...observed our customers to the new productsand stuff that we have, services that we have. So I just feltthat as a really big dagger in the ability to be a good marketer andthat led that was almost the genesis of terminus, because terminus is based onthat philosophy of like less than one percent of the leads running to customers.That got to be a better way and no matter how big your market is, there are a finite number of opportunities to this idea that like every monthwill just tack on another one hundred, five hundred Azero leads like that doesn'tgo forever. Now, and that's the reason why it is less than onepercent, because or period of time you just alien and you're really good customerbased by pushing them to download something, pushing them to go to the Webin. Are Pushing them and it's now you're giving the same people back. Andthen you have the other problem where sales things, that market does not givethem good amount of leads, right, like they don't good quality leads.Will all these are the origin is the same things, like we're treating everybodythe same and we got to change. So this all leads to this idea. One day when we were actually being doing an off site and there wasa challenge, in a conflict that was happening within sales, marketing and customersuccess around certain things, and I remember we just started talking about this ideaof like hey, let's let's think about it as one team. Right,this is not a marketing problem or sales problem or a customer success problem,this is a team problem. Anybody any ready? Any customer out there?I guarantee they would never say, oh, bom bombs or terminus marketing sock.They were going to say bombomb or terminus suck right, like we ifthere's something bad. But when when I don't get any Delta related when I'mflying and I'm having a bad experience, let's say, and if I tweetabout Delta, I'm just going to say Delta Sucks. Right, I'm notdoing so andso person on that team on so ands of flights up now.So all we have to own that. We all are to blame for anythingthat goes wrong and we have to own it. So there's a couple ofthings that come to mind. One is this idea of extreme ownership. Thisis who book written by this US Navcl Jacko. Fantastic thing to think about. Like we all have to own this experience. And then so the conflictresulted into US talking about is that how do we better act as one team? So that led to literally one of our conference room is called one team, where we have the major board meetings and stuff. Our sales and marketingmeetings are called one team now because we don't want to talk about sales meetingon marketing meeting and then ultimately leading to this idea of no, it's actuallya good market team and it's not marketing and sales, which I always thoughtit was. It's actually marketing, sales and customer success. So all thatjust led to that. This just a better way to handle the problem oncewe know that we all are on the hook as opposed to just one team. Love it and and so I think that makes sense. And again,that'stood as I led this off, because I believe in it wholeheartedly. Thisis the greatest opportunity in the greatest challenge we have. What does it meanthen, like kind of functionally? Right, so we still have to go backand have a sales meeting and go back and have a marketing meeting,go back and have a CS meeting. You know as well as you can, because I know that you've got one foot in and one foot out aschief evangelist. You know you're you're in the office, probably less than youwere before. You're in some operations, but a lot less than before.So, as well as you can't talk a little bit about what this lookslike functionally. Is there? Are there more cross functional meetings, or doyou now have, in the marketing meeting, in addition to the whole marketing teamor some aspect of the marketing team, sales representative and a customer success representative? Like how would you know if someone's listening to this and say,yeah, you know, we've been struggling with this, kicking it around.This sounds awesome. Like from a practical standpoint, what does this look like? You know it or maybe, based on other organizations, you've been rightwhen you're at part out and the sales force to acquisition, like what areyou doing differently today? Talk about it from a functional, practical standpoint?Yeah, that's a great question. Even...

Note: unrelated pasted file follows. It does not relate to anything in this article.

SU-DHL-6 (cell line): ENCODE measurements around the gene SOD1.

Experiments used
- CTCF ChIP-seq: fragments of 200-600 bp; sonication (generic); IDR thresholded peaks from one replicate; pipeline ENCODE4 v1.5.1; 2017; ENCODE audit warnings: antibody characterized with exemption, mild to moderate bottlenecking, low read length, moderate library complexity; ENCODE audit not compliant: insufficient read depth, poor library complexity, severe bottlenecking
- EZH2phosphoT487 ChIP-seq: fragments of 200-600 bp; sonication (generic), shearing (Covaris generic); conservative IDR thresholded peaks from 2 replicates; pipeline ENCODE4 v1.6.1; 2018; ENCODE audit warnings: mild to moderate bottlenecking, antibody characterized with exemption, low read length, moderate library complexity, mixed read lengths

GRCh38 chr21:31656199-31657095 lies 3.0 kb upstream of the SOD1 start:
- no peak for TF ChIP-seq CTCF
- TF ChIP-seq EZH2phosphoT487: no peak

...one of the things is that Ithink words matter, if you believe the power of words and the words wesay, you know, the world getting into existence, all that stuff,at the end of the day, with the words we use really really matter, and I started to pay really close attention to that. So things likenot calling it a sales or marketing meeting. It actually matters. It is arevenue meeting or pipeline meeting. So good into that with that idea thatin this meeting we're to talk about x. So we're starting to install having abroader big bang meeting. We're trying to have smaller, very strategic,Quick Action Adams, smaller team. So I love what they gave hard recentlystarted to talk about is that don't make decisions back committee, and I thinkthat's exactly he's exactly right now. So we have now small teams of podswhere Tori, who runs to manage, he works with directly with the asDr Leaders and they come up with campaigns and run it. We don't needto make an announcement around it, if you don't need to have it allhands around it, we just go do it like it's your job. Andthe other part, I think if people want to essentially force this, it'sgoing to be really hard. But if you change the metrics, how theirmeasure success on, you'll automatically see all these changes happening. So they thehard way to do it is tell everybody what to do. The easy wayto do is just change the matter against see everybody do it right. Sowe just have no lead measurement right. We don't look at number of leadsas our goal. The Marketing Team and bonuses, everything is compensated on thepipeline the revenue that the company generates. So automatically that's they have to dostrategically as well. But like marketing and sales, they sit next to eachother. So we're not trying to have two different floors. The leaders areall next to each other, constantly talking, constantly meeting. So I think wecould do a couple of things internally. If you're really new and started toget into it, the two recommendations that would half for everybody is getyour KP as aligned. Those are a lying teams, automatically get a lineand, as much as possible, get them physically closer to each other.I didn't really think like, Hey, this is remote. Everybody talks aboutpeople can work from anywhere. True, but you can never get over thispersonal relationship and connection that you have with the other person. So if you'renot in like in the office and if you're marketing sales teams are different timezones and stuff, that's okay. Get on zoom and have a video call, not email over email. Email like for that person should never be used. It's really let's talk about this thing. And maybe the final one, apartfrom kpas in just physical proximity, I would say is just talk aboutthe results you're getting. One of the best things that happen in the endthe team of story when he started some of the campigns, our sales teams. They would just come up and say every week they will report on itand say, Hey, here's what we were, here's what in Bor kidis whereho are up here in bring port. And so now everybody has trusted andthem that hey, they're testing the trying than working together. It's they'reall jumping on eag you know, all and making sure things are happening.So creating the momentum and trust I think, really move the needle. So goodfor anyone listening that this always happens to me as a podcast listener.I like I want to like take notes. So either hit that thirty second backa few times, because there were a few really good takeaways there andyou did a nice job summarizing them as well and then adding on that bonusidea. In addition, you can visit Bombombcom podcast. We do summaries andoverviews of every single one of these episodes and so if there's one you wantto go deeper on, you can always go visit Bombombcom podcast. We breakout little frameworks that smart folks like you offer saying Rom so thank you forthat. It also makes me even think about just going all the way backto the beginning, your first idea there. It makes me think about not justthese cross functional meetings but almost every meeting we have where, you know, we do daily stand ups. We just did a Monday. Monday morningwe do a stand up within the marketing team and we just kind of doa quick once around on what went well last week, highlights of the week, success is what's our number one thing...